Recently published reports of $12.8 million of annual compensation bonuses paid on top of already substantial salaries to ten executives at the two GSEs for achieving "modest goals" captured a few headlines and once again highlighted some of the paradoxes and problems of combining a supposedly privately owned and operated enterprise with conflicting public policy and politically motivated social objectives.
While the public and most politicians are repulsed by bailouts and disparate executive compensation, little outrage is directed at the two biggest offenders, Fannie and Freddie. As pointed out by Investor's Business Daily, of the $700 billion in TARP bailouts to private financial institutions, more than 97 cents of every bailout dollar either has already or is expected to be repaid. Meanwhile, Fannie and Freddie have sucked up $170 billion to stay afloat, and a recent CBO report to Congress projects the GSEs will need $51 billion more to survive over the next ten years. Only in government could failed management of this magnitude be deemed worthy of a bonus.
President Obama, who blasted bonuses to other bankers as "shameful" and the "height of irresponsibility", has been curiously silent. This is the same President who has had no problem intervening directly regarding compensation and management of other financial institutions that got federal bailout assistance. There will be "no more bonuses for companies that taxpayers are helping out" he said back in 2009, "as that would be a violation of 'our fundamental values'."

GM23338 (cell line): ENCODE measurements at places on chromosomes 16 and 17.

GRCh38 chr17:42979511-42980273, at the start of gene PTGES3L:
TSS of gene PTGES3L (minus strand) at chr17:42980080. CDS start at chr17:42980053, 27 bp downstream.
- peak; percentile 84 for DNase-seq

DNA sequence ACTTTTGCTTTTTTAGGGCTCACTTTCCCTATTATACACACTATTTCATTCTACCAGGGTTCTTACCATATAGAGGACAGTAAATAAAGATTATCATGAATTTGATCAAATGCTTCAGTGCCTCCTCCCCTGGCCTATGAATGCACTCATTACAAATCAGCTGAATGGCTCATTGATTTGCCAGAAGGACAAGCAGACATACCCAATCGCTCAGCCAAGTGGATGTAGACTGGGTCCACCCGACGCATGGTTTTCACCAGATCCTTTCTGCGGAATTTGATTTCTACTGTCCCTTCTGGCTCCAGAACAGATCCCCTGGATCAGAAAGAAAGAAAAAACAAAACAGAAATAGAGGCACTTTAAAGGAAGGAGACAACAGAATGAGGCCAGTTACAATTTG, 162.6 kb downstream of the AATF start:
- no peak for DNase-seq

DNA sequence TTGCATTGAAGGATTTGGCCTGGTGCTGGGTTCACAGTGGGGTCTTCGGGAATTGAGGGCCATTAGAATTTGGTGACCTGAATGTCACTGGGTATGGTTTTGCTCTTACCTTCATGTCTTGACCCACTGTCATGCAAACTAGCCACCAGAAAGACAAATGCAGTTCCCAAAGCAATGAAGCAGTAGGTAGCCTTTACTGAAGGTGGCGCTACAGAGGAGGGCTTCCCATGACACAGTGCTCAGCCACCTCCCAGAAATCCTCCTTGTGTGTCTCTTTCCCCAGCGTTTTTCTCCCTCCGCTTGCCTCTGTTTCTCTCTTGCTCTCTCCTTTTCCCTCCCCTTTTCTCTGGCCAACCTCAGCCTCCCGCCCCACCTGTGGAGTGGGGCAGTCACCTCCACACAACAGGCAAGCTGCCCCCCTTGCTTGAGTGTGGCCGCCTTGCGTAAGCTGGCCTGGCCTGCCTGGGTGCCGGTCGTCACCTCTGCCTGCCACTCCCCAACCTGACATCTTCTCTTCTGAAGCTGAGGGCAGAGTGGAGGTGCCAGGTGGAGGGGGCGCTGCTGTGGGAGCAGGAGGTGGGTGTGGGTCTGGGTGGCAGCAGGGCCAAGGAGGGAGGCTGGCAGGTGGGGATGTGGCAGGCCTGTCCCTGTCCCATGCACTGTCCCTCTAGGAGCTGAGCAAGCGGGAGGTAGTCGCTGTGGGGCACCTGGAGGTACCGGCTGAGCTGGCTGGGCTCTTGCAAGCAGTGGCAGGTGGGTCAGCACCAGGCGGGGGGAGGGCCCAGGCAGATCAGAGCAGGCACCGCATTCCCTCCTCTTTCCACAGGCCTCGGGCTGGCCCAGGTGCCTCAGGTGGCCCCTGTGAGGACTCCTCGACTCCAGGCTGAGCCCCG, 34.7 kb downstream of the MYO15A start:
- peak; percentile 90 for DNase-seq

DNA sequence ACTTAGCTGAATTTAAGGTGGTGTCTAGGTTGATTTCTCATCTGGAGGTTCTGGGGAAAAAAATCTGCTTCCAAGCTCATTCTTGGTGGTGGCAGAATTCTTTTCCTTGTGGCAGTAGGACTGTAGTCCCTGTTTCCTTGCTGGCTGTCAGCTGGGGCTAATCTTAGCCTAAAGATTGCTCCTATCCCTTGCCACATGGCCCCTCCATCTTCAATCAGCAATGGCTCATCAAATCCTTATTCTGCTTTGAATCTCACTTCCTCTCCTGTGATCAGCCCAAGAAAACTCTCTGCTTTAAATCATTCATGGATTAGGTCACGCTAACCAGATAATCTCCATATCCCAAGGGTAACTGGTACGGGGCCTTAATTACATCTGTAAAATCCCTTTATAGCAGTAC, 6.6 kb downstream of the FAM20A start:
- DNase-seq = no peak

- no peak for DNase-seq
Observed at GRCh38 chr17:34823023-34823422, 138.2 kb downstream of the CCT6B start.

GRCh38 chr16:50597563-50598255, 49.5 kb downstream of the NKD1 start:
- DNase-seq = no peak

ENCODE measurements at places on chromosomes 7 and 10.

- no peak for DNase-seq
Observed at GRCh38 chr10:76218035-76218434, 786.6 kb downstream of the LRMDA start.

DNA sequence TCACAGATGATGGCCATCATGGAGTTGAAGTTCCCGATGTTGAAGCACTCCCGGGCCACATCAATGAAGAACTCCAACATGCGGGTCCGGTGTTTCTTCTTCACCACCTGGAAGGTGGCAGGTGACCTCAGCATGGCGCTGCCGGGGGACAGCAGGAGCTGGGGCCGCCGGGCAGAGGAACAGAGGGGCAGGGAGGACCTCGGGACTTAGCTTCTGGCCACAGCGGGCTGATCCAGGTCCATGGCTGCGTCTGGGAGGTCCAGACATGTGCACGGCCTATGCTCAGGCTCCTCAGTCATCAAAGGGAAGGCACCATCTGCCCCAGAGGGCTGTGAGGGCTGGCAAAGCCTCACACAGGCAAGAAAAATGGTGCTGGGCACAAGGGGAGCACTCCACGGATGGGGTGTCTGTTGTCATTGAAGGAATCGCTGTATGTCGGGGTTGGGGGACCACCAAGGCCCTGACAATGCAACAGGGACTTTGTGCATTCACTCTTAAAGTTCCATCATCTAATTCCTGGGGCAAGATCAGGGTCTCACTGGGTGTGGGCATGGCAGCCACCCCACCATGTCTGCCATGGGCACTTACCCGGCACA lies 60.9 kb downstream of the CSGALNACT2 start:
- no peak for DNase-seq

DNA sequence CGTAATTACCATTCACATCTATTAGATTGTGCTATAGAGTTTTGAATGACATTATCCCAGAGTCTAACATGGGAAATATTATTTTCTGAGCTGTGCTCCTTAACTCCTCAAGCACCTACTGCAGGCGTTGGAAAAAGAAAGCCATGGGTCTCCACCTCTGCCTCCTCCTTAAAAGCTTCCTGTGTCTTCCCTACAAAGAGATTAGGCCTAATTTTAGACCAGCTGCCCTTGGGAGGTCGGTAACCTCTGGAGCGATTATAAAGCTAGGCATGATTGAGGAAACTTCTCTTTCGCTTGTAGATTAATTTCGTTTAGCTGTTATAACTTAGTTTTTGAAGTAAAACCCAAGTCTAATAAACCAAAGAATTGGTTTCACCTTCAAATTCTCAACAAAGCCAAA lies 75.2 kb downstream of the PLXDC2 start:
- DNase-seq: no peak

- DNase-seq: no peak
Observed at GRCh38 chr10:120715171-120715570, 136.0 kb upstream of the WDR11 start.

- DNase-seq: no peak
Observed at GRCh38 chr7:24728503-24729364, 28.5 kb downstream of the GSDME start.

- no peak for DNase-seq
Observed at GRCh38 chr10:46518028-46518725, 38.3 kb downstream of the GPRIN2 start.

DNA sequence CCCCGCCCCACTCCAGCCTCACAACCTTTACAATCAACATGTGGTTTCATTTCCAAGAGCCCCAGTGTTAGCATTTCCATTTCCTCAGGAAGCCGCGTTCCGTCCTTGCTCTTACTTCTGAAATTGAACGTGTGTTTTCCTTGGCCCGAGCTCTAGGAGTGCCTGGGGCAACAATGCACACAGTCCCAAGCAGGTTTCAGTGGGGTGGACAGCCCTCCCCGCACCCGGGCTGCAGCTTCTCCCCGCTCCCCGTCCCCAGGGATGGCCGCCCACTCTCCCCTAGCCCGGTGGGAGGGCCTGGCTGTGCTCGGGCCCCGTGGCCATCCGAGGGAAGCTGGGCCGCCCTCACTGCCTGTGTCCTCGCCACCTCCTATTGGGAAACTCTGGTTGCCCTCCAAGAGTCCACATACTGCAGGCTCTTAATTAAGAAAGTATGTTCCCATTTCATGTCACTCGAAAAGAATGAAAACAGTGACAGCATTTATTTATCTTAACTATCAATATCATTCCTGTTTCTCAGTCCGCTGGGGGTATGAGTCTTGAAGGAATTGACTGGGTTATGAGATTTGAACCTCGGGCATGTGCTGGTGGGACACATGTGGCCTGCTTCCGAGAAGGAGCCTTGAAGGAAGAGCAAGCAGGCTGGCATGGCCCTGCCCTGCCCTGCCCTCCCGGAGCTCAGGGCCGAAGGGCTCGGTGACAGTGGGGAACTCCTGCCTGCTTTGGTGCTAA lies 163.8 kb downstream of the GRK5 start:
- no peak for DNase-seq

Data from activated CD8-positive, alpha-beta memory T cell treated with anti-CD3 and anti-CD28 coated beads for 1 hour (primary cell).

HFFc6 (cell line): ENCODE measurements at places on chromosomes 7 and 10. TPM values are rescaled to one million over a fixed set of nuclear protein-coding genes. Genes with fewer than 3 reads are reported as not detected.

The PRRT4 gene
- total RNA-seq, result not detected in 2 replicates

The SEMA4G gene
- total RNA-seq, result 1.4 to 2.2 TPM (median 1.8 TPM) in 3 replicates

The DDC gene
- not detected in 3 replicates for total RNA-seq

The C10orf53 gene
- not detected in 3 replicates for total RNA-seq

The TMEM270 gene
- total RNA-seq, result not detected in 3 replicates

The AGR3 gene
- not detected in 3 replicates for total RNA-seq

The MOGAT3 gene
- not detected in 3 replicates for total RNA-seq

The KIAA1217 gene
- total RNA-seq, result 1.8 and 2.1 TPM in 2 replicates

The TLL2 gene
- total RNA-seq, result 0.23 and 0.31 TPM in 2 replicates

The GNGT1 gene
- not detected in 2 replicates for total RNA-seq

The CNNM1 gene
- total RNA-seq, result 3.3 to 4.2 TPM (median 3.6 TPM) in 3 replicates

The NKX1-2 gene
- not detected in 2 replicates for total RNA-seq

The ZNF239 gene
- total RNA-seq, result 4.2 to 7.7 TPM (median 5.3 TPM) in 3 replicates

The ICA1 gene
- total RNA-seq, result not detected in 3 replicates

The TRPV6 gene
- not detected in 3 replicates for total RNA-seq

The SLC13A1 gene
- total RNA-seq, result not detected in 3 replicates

Indeed, the Dodd-Frank financial reform behemoth signed by Obama grants expanded authority to the government to seize and control the management of banks, but the legislation is notably mute regarding Fannie and Freddie.
Obama's silent indifference also stands in stark contrast to the campaigning Obama of 2008 who stated, "I've always said that any action with respect to Fannie Mae and Freddie Mac needs to put taxpayers first, and can't under any circumstances bail out shareholders or senior management of that company."
When pressed for a comment on the recently announced bonuses, all that the President's spokesman Jay Carney would say was, "These entities are independent and therefore they are independent decisions. The White House is not involved, and nor should it be."
To pretend that Fannie and Freddie are "independent" might be a convenient dodge for Obama, but the troubled GSEs are anything but on their own. On September 6, 2008 the Bush Administration took both GSEs into federal conservatorship in a plan promoted by Treasury Secretary Henry Paulson, Fed Chairman Ben Bernanke, and Tim Geithner, then President of the New York Federal Reserve Bank. Accordingly from that point forward, the newly created Federal Housing Finance Authority (FHFA) controlled the GSEs rather than just provide regulatory oversight. In exchange for bailing out the mortgage giants the government got a majority ownership interest with a preferred stock equity position. In late 2010, the lame duck Democrat Congress removed the credit ceiling restraint previously imposed on the GSEs and opened the checkbook of the U.S. Treasury to unlimited credit advances to continually bailout Fannie and Freddie.
While it might be politically convenient for Obama to pretend that Fannie and Freddie are untouchable independents, the agencies have been and continue to be vehicles of choice used by liberal Democrats to further an affordable housing objective and curry favor with the electorate. After all, who can object to a goal of more people owning their own home – until we all have to pay the consequences of too many of those loans defaulting?